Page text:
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Instruction memory references, Kernel_Data_Inpage_Errors, and overall slowness. Help please!

Last response: in Windows 7
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October 5, 2013 1:20:22 AM

NOTE: This is a repost of an old thread, I am reposting it in the hopes of getting a new response, if an mods are reading this, go ahead and delete the old thread

Hey Guys

I've been getting bsods lately. These have been usually when playing a game and gave the message Kernel_Data_Inpage_Error. I have recently replaced my gpu and my psu, and also recently installed 2 sticks of ddr3 Kingston RAM. I had installed these a few days ago and it was working fine until now, but before I was getting the bsod the first thing I got was "The instruction at 0x####### referenced memory at 0x#######. The memory could not be read. Click ok to terminate the program" At first I thought my bios might have been incompatible with my gpu, seeing how my motherboard is fairly old, so I updated my bios and it seemed to fix that issue, but it was just replaced with the bsod. Any help would be great.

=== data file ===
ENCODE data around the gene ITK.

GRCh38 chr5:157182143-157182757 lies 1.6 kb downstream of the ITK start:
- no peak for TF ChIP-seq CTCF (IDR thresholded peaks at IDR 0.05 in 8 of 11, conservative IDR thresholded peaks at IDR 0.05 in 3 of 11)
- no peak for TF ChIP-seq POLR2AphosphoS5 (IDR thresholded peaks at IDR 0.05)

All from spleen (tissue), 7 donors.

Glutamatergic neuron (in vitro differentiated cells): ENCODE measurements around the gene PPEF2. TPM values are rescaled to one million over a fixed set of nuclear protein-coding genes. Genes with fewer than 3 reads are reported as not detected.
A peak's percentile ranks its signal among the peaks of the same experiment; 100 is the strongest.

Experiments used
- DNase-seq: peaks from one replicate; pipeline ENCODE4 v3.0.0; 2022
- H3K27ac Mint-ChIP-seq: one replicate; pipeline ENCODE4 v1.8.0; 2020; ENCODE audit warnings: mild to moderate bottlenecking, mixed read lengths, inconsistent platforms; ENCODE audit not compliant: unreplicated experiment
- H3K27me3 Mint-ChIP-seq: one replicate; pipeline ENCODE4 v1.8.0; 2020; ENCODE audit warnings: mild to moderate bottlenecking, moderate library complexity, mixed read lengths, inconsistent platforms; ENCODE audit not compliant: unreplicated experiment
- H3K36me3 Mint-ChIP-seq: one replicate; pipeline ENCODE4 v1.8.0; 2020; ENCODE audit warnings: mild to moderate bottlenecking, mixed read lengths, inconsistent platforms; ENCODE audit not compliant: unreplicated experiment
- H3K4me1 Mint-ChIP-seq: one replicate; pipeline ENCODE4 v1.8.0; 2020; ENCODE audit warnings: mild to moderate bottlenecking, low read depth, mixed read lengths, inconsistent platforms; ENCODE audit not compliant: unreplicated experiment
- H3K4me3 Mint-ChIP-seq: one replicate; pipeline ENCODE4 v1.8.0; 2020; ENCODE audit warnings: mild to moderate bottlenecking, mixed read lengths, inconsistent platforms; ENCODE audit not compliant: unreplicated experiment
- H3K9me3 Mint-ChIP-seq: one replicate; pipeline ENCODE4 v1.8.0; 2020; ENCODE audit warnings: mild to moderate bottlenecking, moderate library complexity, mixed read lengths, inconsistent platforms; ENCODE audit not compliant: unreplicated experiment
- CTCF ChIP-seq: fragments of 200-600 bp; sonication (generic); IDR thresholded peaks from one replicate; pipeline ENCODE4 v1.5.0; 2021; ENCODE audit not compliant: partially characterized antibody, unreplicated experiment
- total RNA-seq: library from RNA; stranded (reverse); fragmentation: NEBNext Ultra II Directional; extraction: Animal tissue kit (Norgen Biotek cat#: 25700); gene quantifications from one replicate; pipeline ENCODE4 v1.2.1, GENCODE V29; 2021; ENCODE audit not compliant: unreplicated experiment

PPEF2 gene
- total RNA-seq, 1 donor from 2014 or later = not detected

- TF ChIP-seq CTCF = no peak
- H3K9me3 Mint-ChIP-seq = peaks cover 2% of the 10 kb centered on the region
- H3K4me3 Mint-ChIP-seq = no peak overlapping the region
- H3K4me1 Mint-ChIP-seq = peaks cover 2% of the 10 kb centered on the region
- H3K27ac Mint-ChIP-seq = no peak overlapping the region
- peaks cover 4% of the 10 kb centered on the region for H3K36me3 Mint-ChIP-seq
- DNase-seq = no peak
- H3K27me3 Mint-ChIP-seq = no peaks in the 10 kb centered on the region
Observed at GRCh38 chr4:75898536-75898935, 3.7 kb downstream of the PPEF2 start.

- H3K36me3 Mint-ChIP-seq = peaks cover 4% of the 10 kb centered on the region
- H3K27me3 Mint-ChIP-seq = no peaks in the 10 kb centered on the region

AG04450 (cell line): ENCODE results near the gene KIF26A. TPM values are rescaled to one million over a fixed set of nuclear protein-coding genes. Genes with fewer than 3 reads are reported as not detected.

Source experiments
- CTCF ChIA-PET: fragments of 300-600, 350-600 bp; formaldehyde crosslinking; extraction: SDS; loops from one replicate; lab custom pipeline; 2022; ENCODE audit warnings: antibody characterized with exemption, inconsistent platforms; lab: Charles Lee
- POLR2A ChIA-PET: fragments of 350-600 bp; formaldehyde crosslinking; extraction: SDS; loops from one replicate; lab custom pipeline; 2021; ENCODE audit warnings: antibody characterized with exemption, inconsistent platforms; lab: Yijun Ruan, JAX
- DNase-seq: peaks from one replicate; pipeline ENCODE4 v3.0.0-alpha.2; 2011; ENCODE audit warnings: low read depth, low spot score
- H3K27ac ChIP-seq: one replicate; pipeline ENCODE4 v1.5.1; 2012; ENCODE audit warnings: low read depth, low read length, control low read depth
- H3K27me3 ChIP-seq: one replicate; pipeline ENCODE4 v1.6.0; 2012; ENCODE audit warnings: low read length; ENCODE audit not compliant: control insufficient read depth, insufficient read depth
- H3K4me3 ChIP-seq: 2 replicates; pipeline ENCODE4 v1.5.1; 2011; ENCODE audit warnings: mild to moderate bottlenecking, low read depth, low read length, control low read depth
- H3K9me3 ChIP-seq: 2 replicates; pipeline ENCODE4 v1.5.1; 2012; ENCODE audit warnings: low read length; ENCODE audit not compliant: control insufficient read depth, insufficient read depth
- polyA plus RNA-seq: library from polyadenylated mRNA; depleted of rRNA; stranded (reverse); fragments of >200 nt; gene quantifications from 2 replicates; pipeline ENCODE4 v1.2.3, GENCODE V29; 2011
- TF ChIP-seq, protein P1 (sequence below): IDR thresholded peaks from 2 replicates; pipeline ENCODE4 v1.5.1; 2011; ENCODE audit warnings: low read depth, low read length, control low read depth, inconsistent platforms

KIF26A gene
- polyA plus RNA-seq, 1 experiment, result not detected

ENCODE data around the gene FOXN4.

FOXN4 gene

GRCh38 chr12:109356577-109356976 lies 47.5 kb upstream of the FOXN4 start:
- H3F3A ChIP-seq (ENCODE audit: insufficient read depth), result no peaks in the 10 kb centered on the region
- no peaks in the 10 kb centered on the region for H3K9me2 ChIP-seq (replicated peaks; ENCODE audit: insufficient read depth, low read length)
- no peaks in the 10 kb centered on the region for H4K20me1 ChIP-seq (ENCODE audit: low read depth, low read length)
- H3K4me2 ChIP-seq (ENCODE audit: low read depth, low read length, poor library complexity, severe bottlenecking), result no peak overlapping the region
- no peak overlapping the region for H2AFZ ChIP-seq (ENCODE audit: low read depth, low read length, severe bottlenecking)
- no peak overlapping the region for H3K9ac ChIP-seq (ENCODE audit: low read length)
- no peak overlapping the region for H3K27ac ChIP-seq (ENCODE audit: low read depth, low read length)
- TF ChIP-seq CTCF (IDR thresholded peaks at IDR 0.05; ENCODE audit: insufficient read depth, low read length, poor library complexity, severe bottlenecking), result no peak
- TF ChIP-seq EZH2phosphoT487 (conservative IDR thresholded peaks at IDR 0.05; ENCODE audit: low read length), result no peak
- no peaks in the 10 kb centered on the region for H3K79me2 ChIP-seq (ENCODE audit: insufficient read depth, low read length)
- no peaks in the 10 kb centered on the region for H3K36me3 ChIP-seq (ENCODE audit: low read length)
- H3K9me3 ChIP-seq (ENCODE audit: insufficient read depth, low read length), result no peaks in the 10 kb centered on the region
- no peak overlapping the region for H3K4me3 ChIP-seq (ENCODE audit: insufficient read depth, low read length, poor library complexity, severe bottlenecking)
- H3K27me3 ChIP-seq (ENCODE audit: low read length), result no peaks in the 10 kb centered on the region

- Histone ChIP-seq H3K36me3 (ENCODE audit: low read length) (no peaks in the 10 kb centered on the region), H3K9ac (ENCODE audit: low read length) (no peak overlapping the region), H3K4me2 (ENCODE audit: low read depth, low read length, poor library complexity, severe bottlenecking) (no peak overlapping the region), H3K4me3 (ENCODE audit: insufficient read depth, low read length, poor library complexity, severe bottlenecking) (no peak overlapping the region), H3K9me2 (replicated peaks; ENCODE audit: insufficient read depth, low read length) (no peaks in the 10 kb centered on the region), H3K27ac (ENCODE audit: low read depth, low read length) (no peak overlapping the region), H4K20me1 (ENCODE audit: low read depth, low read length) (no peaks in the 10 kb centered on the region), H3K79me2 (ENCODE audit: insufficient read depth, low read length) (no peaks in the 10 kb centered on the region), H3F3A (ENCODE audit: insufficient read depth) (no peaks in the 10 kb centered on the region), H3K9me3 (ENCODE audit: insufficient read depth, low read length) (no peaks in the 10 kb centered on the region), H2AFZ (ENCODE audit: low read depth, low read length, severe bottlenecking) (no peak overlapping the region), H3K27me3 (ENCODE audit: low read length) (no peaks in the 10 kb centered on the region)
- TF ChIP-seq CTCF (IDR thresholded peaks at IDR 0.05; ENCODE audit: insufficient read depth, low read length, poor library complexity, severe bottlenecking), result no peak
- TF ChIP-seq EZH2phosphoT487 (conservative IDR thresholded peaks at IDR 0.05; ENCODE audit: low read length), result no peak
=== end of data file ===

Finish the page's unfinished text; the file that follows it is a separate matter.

A day later now, I started up the computer, and the explorer.exe "The instruction at 0x referenced memory at 0x000000. The memory could not be read." error came back again after chrome closed and wouldnt open, while an itunes update was installing. So now i'm starting to think that the two are linked in some way. Again, some help would be great.


A week later, been playing around with the ram sticks and still nothing. My computer is so slow I can barely do anything now. Interestingly, it seems to become worse the more often I use the computer, but I may be completely wrong about that. I have also noticed that every 2nd boot or so, Mcafee real-time scanning services have trouble starting up, although I dont know if this is related to my current problem. I am still very much open to the idea that it is not hardware related, as I'm no expert. Still need help badly.